Small batch production is a craft as old as time. For centuries, artisans have cooked up, assembled, and delivered quality handmade clothes and other products from their homes, and in Italy, from the factory floors of family-owned clothing manufacturers.
Italy stands out among industrialized nations for excellence in garment and accessories manufacturing and tailoring. It’s unique reputation for craftsmanship has already passed the test of time, and according to recent reporting, it will survive many years longer. Both observations and studies back up the claim of the Ires-Institute of Economic and Social Research of Piedmont stating that, "...Italy, famous for its high quality products and its unparalleled Made in Italy...craftsmanship becomes a great opportunity…[and] a formidable tool for growth and innovation.”
It’s true. Despite the growing presence of the Internet of things, the traditional Maker economy will continue to thrive, and not just in Italy.
Democratizing Manufacturing and the Traditional Sales Model
The Internet has democratized the craftsman’s marketplace, opening up access to a new world of customers, who live countries and continents away. Makers in the U.S. and all around the world have been emboldened to leave traditional 9-to-5 jobs in pursuit of more artisanal sources of income thanks to empowering tools like Etsy and Shopify. In fact,
- Etsy helped more than 1 million artisans bring 900,000 euros through the site in 2012.
- 88% of Etsy artisans are women, most of whom work from home.
The gains of the independent artisan strategy can work out quite well. Independent designers and artisans working outside of corporate brand houses have the opportunity to pivot their inventory at the drop of a hat and flex their product lines to meet customer demands. Working outside the corporate model also allows these artisans to closely engage with their customers, and provide them with new levels of production transparency in a time where watchdog groups have increasingly called foul on big brands for unethical labor and sourcing practices.
“Artisan” Is in Demand
Both independent Italian manufacturers and work from home artisans internationally benefit from the irreplaceable value of small batch, handmade products. Employment trends in high-income countries show that craftsmanship and other "handy know-how" trades like clothing manufacturing and tailoring will continue to grow during the next 10 years. Trend analysis attributed this to, "...the ability to create new sources of income both for traditional laboratories with individual management and direct sales to customers, and for small family-run artisanal businesses that operate locally.”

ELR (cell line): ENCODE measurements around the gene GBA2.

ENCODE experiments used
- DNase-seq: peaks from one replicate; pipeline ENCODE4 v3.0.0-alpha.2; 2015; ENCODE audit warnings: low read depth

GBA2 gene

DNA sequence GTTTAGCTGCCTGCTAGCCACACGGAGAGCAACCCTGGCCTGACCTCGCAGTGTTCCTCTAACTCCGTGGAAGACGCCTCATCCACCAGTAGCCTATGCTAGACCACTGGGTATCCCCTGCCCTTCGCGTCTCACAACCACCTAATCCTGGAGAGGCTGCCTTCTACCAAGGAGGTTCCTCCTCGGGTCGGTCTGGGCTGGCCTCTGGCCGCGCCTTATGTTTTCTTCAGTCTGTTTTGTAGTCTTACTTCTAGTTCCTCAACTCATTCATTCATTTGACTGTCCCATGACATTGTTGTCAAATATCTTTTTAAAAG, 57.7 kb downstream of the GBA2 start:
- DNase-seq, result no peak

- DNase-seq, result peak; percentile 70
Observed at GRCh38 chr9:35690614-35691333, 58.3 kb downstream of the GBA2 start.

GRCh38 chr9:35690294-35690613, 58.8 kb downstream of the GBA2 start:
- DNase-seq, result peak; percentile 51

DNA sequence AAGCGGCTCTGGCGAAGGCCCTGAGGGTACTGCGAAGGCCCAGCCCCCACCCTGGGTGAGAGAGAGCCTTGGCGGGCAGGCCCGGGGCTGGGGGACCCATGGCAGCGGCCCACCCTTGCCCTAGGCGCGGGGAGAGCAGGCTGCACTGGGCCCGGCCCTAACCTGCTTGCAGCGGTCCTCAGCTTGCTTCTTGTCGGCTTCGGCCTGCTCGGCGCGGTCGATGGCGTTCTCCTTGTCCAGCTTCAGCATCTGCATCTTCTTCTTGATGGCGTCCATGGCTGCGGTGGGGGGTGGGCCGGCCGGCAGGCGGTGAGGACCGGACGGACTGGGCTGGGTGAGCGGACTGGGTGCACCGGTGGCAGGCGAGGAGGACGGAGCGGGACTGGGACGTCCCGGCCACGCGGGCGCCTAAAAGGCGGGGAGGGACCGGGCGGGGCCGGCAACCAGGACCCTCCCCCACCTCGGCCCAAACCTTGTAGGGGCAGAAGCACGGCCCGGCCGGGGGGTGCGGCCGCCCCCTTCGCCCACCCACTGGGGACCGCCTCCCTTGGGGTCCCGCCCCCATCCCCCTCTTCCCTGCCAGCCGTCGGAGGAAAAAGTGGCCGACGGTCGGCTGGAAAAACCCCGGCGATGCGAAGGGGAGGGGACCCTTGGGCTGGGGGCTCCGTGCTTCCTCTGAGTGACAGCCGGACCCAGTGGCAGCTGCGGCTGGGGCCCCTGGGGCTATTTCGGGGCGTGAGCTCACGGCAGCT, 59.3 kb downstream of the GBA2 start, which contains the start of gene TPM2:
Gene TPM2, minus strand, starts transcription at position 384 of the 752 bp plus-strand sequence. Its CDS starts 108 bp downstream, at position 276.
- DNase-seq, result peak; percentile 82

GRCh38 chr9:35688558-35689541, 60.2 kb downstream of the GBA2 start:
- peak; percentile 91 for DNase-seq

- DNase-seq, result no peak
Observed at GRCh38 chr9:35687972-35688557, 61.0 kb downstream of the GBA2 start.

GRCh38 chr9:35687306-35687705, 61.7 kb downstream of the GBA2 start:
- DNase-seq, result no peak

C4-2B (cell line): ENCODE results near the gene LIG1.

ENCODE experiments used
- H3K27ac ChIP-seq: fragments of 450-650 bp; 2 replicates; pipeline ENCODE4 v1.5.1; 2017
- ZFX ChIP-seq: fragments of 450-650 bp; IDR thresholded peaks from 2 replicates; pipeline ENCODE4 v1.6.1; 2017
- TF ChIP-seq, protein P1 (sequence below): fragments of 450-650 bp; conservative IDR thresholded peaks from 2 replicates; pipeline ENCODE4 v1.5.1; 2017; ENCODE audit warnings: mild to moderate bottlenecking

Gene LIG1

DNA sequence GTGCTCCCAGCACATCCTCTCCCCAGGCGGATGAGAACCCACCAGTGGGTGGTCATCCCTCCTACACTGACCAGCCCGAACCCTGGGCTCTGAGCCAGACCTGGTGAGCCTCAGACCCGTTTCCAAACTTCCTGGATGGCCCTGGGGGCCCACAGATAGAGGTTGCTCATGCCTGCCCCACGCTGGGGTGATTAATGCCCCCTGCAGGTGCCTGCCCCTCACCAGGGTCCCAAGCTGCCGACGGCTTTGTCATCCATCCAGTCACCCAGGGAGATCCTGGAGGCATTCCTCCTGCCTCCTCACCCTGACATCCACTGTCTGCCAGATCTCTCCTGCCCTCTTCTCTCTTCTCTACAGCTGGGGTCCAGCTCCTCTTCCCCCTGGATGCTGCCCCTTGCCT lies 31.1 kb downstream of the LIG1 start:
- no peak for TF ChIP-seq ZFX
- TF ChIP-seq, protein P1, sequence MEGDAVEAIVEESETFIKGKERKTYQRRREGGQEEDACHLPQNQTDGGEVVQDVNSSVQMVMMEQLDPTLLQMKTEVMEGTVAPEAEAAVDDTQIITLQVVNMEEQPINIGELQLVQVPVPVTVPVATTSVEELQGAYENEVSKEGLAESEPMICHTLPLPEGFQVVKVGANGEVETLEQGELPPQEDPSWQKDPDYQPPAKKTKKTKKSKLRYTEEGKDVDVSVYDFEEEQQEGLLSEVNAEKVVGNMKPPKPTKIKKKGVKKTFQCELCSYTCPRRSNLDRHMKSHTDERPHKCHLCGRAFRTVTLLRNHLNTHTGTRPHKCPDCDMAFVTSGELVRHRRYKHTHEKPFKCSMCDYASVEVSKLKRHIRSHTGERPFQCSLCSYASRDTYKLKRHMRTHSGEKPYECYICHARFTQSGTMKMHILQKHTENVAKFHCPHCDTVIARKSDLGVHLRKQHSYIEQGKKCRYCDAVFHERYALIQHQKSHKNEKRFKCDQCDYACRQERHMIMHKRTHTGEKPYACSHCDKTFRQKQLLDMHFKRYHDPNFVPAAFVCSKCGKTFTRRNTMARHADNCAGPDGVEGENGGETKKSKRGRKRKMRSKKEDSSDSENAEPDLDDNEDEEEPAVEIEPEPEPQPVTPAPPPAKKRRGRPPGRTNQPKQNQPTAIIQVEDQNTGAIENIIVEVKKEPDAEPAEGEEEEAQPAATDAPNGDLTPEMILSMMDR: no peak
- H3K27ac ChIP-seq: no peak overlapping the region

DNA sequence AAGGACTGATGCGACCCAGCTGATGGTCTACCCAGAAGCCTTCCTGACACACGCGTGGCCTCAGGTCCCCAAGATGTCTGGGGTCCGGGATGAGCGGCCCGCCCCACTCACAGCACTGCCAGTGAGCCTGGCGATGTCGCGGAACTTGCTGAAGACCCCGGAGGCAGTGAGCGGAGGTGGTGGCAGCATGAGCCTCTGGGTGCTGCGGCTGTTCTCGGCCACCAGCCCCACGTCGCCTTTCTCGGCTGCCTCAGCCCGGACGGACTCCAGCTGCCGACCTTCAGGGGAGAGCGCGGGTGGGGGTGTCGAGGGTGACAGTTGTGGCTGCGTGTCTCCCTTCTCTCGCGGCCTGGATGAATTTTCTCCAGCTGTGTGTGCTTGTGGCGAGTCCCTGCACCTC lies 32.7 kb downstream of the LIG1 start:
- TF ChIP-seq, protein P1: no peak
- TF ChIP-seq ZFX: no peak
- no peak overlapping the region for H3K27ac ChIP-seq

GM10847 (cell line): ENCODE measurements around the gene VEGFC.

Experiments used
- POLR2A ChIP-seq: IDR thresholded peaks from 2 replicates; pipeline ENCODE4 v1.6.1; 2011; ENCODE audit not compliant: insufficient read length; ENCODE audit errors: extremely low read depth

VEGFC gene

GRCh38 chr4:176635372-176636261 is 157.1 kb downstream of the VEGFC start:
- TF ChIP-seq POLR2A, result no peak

The same prediction was supported, in the January edition of "The Resident", on a different take. Their evidence? The global market increasingly seeks and favors niche products, handmade or tailor-made. The projections of the United States "Bureau of Labor Statistics" (office depending on the Department of Labor - the Ministry of Labor, ed.) go in the same direction.
The Modern Artisan
Artisans have always innovated through the:
- Creation and improvement of tools
- Choice and experimentation of new materials
- Ingenuity linked to repair – which is often more "sophisticated" than the initial creation of the object
However, in the third millennium, the artisan’s workshop has gone beyond that to also become:
- The home of the highest quality production
- A classroom for skills passed generation to generation
- The ultimate breeding ground for innovation and creativity
Many of today’s artisans have branched out from traditional small batch handiworks to be increasingly digital (or "digital makers"). They have seized on the opportunity to create, not only products that may help the automation of machinery and the simplification of management and administrative activities, but also e-commerce tools and objects more associated with the "Internet of things" than traditional handicrafts.
The “artisan” label has now evolved into something more multidimensional, redefined as an individual’s ability to build solutions tailored to the needs of specific types of individual buyers. The market has become more global, and yet more segmented. It now invites the artisan to use democratizing tools and machineries to earn their success. While in the industry as a whole, innovation increasingly coincides with automation, or the replacement of the worker by the machine, in the artisan world, innovation is expressed in the strengthening of the individual worker, who uses technology to work better and smarter.
Today’s artisan culture forms an extraordinary and inimitable blend of past and future, tradition and innovation. It’s an extraordinary place to arrive at as an industry, and one that offers more opportunities than ever for small batch production artisans and Makers, no matter where in the world they may live.